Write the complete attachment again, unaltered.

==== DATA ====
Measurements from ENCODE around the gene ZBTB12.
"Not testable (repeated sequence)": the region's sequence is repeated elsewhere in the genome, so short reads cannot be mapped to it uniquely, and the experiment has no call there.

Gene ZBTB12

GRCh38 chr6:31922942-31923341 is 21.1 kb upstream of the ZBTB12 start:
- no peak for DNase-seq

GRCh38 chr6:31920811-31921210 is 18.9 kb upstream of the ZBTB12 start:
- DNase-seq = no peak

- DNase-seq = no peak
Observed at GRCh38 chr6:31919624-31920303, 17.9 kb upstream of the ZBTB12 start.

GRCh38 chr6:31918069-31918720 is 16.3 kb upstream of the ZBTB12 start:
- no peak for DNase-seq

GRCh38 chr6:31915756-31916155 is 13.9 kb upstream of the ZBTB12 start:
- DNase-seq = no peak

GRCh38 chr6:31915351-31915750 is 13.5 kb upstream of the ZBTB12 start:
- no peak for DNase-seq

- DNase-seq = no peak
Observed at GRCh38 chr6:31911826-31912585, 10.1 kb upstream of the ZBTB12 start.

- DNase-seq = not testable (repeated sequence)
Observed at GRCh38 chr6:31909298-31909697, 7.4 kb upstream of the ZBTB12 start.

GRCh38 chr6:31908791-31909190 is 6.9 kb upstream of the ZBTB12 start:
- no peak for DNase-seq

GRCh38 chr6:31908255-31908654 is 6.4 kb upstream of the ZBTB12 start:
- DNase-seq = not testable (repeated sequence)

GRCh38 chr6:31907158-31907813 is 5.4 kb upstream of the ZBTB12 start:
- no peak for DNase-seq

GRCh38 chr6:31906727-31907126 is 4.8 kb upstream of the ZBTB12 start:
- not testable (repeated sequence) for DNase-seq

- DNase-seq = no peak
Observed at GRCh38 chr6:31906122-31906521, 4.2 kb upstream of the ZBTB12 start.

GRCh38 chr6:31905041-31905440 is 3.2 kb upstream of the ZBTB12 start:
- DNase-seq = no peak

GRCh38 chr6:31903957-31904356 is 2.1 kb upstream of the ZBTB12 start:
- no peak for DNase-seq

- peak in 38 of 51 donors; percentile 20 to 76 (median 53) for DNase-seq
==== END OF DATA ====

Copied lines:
Measurements from ENCODE around the gene ZBTB12.
"Not testable (repeated sequence)": the region's sequence is repeated elsewhere in the genome, so short reads cannot be mapped to it uniquely, and the experiment has no call there.

Gene ZBTB12

GRCh38 chr6:31922942-31923341 is 21.1 kb upstream of the ZBTB12 start:
- no peak for DNase-seq

GRCh38 chr6:31920811-31921210 is 18.9 kb upstream of the ZBTB12 start:
- DNase-seq = no peak

- DNase-seq = no peak
Observed at GRCh38 chr6:31919624-31920303, 17.9 kb upstream of the ZBTB12 start.

GRCh38 chr6:31918069-31918720 is 16.3 kb upstream of the ZBTB12 start:
- no peak for DNase-seq

GRCh38 chr6:31915756-31916155 is 13.9 kb upstream of the ZBTB12 start:
- DNase-seq = no peak

GRCh38 chr6:31915351-31915750 is 13.5 kb upstream of the ZBTB12 start:
- no peak for DNase-seq

- DNase-seq = no peak
Observed at GRCh38 chr6:31911826-31912585, 10.1 kb upstream of the ZBTB12 start.

- DNase-seq = not testable (repeated sequence)
Observed at GRCh38 chr6:31909298-31909697, 7.4 kb upstream of the ZBTB12 start.

GRCh38 chr6:31908791-31909190 is 6.9 kb upstream of the ZBTB12 start:
- no peak for DNase-seq

GRCh38 chr6:31908255-31908654 is 6.4 kb upstream of the ZBTB12 start:
- DNase-seq = not testable (repeated sequence)

GRCh38 chr6:31907158-31907813 is 5.4 kb upstream of the ZBTB12 start:
- no peak for DNase-seq

GRCh38 chr6:31906727-31907126 is 4.8 kb upstream of the ZBTB12 start:
- not testable (repeated sequence) for DNase-seq

- DNase-seq = no peak
Observed at GRCh38 chr6:31906122-31906521, 4.2 kb upstream of the ZBTB12 start.

GRCh38 chr6:31905041-31905440 is 3.2 kb upstream of the ZBTB12 start:
- DNase-seq = no peak

GRCh38 chr6:31903957-31904356 is 2.1 kb upstream of the ZBTB12 start:
- no peak for DNase-seq

- peak in 38 of 51 donors; percentile 20 to 76 (median 53) for DNase-seq